May 5, 2014 at 1:37 a.m.
ddgala said...

Considering the problems with the old jail (still being used) and overcrowding, the costs associated with the jail alone will be high. This doesn't begin to address the cost increases associated with fuel increases and increases in electric power, etc. When we have increases at home in our electric bill, the gasoline in our car, and groceries, we must adjust our budget to fit these additional costs or go without something that we want.

In law enforcement, we don't have these options, because of law mandated requirements. Many of these requirements can be foreseen and the budget is adjusted for the following year accordingly. If the Commission fails to provide the funds for the budget, there will assuredly be a visit to the Commission when these higher costs go into effect. Sheriff Hammond isn't any more to blame for this than we are for higher gasoline costs. However, the Commission needs to provide the monetary support for the Sheriff's Office instead of trying to embarrass the Sheriff for political reasons.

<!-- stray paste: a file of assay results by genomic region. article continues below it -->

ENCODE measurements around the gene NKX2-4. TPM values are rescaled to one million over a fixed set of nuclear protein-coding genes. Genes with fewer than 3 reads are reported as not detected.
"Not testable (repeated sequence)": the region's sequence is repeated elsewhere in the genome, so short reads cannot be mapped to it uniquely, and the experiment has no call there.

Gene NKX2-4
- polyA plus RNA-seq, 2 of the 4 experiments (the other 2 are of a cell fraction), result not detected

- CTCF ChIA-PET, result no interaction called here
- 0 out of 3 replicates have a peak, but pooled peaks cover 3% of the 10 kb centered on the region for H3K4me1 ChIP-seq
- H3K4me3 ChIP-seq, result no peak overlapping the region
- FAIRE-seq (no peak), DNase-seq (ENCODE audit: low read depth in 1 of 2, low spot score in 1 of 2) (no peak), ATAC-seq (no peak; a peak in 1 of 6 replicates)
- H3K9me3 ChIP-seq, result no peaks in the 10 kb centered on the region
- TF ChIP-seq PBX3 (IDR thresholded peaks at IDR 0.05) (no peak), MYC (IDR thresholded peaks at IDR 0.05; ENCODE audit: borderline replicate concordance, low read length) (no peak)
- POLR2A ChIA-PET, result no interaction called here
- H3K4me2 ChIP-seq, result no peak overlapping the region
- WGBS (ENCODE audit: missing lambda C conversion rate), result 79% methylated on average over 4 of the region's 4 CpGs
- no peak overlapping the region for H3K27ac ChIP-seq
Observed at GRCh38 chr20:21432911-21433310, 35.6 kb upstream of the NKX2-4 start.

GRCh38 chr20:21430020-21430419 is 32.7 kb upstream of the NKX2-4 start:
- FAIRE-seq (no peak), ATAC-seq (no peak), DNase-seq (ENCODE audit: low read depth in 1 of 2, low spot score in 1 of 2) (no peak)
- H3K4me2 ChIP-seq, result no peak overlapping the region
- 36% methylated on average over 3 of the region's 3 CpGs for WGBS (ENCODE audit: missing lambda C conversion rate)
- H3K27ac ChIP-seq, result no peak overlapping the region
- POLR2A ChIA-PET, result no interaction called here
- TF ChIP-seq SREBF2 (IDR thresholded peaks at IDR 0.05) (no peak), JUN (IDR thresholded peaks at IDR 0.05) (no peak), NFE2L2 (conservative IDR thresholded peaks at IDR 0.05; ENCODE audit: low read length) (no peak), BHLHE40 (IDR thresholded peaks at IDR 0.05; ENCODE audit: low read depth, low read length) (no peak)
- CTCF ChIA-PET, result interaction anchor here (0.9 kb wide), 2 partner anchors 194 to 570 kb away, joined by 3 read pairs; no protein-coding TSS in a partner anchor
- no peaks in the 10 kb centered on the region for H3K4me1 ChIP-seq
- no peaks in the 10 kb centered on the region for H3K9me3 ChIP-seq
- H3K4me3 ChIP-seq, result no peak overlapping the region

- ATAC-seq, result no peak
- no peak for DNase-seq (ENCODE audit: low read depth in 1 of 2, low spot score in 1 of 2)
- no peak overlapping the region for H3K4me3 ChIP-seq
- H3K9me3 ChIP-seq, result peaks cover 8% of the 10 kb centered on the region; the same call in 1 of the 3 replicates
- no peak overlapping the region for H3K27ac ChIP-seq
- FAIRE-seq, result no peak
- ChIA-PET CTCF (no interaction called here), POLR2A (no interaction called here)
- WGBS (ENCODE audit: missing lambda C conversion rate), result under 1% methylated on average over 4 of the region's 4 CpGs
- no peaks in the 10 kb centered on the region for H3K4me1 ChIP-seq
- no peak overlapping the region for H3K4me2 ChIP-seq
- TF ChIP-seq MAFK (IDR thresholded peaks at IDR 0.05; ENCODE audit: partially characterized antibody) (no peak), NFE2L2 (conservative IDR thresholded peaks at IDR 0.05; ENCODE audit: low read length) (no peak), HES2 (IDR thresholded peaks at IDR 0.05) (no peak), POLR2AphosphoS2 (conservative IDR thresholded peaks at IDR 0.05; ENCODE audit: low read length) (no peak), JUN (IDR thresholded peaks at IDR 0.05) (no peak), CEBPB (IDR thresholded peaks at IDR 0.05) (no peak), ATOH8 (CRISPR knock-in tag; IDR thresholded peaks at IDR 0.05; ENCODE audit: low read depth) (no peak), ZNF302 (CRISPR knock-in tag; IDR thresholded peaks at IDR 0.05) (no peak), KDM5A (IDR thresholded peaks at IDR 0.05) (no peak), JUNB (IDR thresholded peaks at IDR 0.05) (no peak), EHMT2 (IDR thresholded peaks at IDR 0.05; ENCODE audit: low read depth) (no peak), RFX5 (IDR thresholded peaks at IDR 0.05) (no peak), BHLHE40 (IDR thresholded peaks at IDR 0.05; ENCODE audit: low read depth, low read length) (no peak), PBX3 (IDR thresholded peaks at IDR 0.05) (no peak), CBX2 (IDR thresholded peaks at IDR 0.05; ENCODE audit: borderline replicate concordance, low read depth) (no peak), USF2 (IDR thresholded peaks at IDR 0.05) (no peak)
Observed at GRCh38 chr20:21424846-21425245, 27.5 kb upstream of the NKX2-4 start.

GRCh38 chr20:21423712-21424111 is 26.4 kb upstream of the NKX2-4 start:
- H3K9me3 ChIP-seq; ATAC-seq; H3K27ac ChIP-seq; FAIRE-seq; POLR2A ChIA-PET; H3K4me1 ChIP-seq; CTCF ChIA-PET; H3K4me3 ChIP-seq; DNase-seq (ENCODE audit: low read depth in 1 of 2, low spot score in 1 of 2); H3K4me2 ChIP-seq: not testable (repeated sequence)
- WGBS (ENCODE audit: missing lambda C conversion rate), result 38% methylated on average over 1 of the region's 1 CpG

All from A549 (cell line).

It is amazing that most of the time we have one patrol vehicle in Hixson, but no one criticizes the Police Chief for not providing more police officers, instead of police technicians. When Harvey suggests doing away with volunteers and adding personnel, at a greater cost, of course, this is acceptable to the Editorial Page Editor. I must be missing something here. Harvey has proven himself to be a capable politician. He says what some people want to hear, they drink his Cool Aid, and then they provide support. If Harvey gets into the Sheriff's Office he then needs to do as he says. If Harvey fails, then a new Sheriff will take over in 4-years. What our community will lose is a Command Staff that is second to none, and had provided excellent law enforcement protection for our community. What do these people care..., they would get into an Office that they have no idea what is needed in the way of leadership, management, or administration. The taxpayers suffer..., and as we have seen in the past, this seems to be okay to some influential people. Please keep these points in mind when you vote on Tuesday.